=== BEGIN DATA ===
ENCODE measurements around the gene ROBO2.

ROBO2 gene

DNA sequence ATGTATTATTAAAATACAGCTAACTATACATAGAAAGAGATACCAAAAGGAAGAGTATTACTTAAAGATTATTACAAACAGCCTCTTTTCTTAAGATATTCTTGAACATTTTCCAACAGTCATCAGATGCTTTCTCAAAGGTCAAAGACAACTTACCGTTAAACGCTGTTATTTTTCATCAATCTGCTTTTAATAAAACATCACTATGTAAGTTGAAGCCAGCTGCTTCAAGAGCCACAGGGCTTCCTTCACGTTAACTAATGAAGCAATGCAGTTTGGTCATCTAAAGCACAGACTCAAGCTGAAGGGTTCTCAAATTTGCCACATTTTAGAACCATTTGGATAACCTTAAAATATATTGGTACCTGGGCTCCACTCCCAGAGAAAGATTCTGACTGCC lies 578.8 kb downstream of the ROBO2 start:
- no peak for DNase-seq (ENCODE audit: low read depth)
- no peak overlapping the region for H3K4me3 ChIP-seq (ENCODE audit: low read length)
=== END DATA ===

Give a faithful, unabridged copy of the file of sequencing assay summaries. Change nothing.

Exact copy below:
ENCODE measurements around the gene ROBO2.

ROBO2 gene

DNA sequence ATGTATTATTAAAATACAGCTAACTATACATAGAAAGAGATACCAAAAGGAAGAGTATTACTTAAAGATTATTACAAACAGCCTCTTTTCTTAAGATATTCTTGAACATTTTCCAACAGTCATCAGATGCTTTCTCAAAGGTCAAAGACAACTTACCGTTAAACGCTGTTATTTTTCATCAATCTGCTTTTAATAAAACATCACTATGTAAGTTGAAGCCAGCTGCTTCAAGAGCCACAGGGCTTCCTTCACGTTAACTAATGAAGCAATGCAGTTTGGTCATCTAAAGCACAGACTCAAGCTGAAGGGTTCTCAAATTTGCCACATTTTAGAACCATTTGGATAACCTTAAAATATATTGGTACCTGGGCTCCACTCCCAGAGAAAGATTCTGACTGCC lies 578.8 kb downstream of the ROBO2 start:
- no peak for DNase-seq (ENCODE audit: low read depth)
- no peak overlapping the region for H3K4me3 ChIP-seq (ENCODE audit: low read length)